in, the insect sounds from above and behind you, and yet down there, all that traffic, two separate Wendy's
visible, etc., etc.)

On a more technical level, a story takes a lot of words. And to generate words and phrases and images and
so on, that will compel the reader to continue reading– that stand a chance of really grabbing a reader – the
writer has to work out of a place of, let's say, familiarity and affection. The matrix of the story has to be
made out of stuff the writer really knows about and likes. She can't be stretching and (purely) inventing all
the time. Well, I can't, anyway. So I take a lot of pleasure in the way things actually are here in America –
the actual vistas, the oddball urban scenes, the way the high and the low don't even know which is which
anymore – and so when I go to make up twenty pages of matrix, that's what I turn to – the regular, common
stuff that we almost take for granted, and that I can produce pretty much at-will.

How do you find your voices? Are they based on people you know or have met? Do you start writing a
story with the idea of a character in mind, or a voice, or some combination of both?

Saunders: Usually it's just a voice that I can hear in my head and can reproduce fairly reliably. Sometimes I
don't know at all who that person is – this was the case with an older story of mine called "Jon." Or it might
start (in a story like "Tenth of December") with a thought like: "Well, I need a 12-year-old boy here." And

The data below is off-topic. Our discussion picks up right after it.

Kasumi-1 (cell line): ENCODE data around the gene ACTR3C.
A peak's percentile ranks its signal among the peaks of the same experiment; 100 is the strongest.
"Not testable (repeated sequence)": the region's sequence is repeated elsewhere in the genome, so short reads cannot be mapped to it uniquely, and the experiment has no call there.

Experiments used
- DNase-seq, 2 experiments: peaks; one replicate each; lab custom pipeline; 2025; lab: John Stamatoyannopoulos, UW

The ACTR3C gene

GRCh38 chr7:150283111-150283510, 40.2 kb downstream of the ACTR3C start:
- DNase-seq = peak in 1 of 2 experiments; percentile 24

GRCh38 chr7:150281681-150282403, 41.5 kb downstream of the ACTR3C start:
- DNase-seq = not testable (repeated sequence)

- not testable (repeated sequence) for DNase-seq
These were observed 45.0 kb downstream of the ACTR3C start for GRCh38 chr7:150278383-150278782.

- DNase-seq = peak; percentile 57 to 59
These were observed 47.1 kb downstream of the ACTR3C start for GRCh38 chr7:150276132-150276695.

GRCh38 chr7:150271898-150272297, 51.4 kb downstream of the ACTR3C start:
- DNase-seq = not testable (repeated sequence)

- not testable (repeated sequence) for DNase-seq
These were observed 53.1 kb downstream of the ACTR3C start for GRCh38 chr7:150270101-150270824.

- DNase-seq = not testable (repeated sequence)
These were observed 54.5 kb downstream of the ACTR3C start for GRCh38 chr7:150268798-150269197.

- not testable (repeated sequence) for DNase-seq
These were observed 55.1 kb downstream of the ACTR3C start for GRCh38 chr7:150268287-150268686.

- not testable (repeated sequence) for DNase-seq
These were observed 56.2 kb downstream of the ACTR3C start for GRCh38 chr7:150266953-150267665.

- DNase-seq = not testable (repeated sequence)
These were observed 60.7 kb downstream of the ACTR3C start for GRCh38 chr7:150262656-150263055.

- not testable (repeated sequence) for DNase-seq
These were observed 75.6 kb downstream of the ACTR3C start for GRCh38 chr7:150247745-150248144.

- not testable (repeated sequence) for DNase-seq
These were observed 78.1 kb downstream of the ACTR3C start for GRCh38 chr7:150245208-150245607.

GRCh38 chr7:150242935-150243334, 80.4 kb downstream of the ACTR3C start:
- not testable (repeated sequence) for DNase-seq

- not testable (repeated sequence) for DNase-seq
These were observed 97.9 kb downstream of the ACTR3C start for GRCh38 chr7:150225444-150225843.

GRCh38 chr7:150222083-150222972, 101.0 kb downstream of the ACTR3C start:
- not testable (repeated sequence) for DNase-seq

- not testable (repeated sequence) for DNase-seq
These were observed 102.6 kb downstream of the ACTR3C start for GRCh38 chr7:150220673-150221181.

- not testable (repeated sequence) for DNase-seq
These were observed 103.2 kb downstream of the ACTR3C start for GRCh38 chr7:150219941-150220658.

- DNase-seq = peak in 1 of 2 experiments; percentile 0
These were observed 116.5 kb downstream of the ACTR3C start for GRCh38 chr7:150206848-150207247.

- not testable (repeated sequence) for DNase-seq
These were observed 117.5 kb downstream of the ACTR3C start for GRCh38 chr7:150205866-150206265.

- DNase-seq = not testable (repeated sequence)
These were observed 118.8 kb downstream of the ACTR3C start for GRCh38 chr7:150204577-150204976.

then the push is to try and make a particular 12-year-old boy – not the one from Central Casting but some
particular human being. And those two things can happen in tandem – I am ostensibly trying to "make" a little
boy, while at the same time trying to feel some funny (and fun-to-do) voice that I might associate with him.
Thereby finding out who he is. Something like that. And a lot of that comes through revision – you start with
a rough idea of the voice and then revise it into particularity.

Your writing feels very original to me, almost its own tradition. However, I read your essay about
Huck Finn, and when I returned to that book I saw some major connections, both in terms of
narration style and the moral conflicts faced by the characters. Can you share some other writing
that has shaped or influenced you?

Saunders: Well, thanks. The stories of Isaac Babel, Raymond Carver, Tobias Wolff, Barry Hannah were all
very important to me. I loved Hemingway and Thomas Wolfe. I also was really influenced by certain
comedians – Steve Martin and Monty Python especially. I think the idea is to put as much as you can into
that hopper called your brain and let your artistic self sort it out, there below the surface. Whatever you
love, that will be an influence. It just will. So in effect the young writer's job is: go out and find some stuff
to love.

Your stories deal with class issues in thoughtful and unexpected ways and (in this writer's opinion)
they never seem to venture into the didactic, or hit-you-over-the-head as "issue focused." When you
sit down to write a story, do you think specifically, this one is going to concern the economic travails
of a struggling lower-middle-class father, or do those elements find their way in later as you explore
the character?

Saunders: No – I never think that way. I really try to avoid thinking in terms of "themes" and "issues" and so
on. My feeling is, if you just try to make a real person, then whatever happens to him will be interesting. And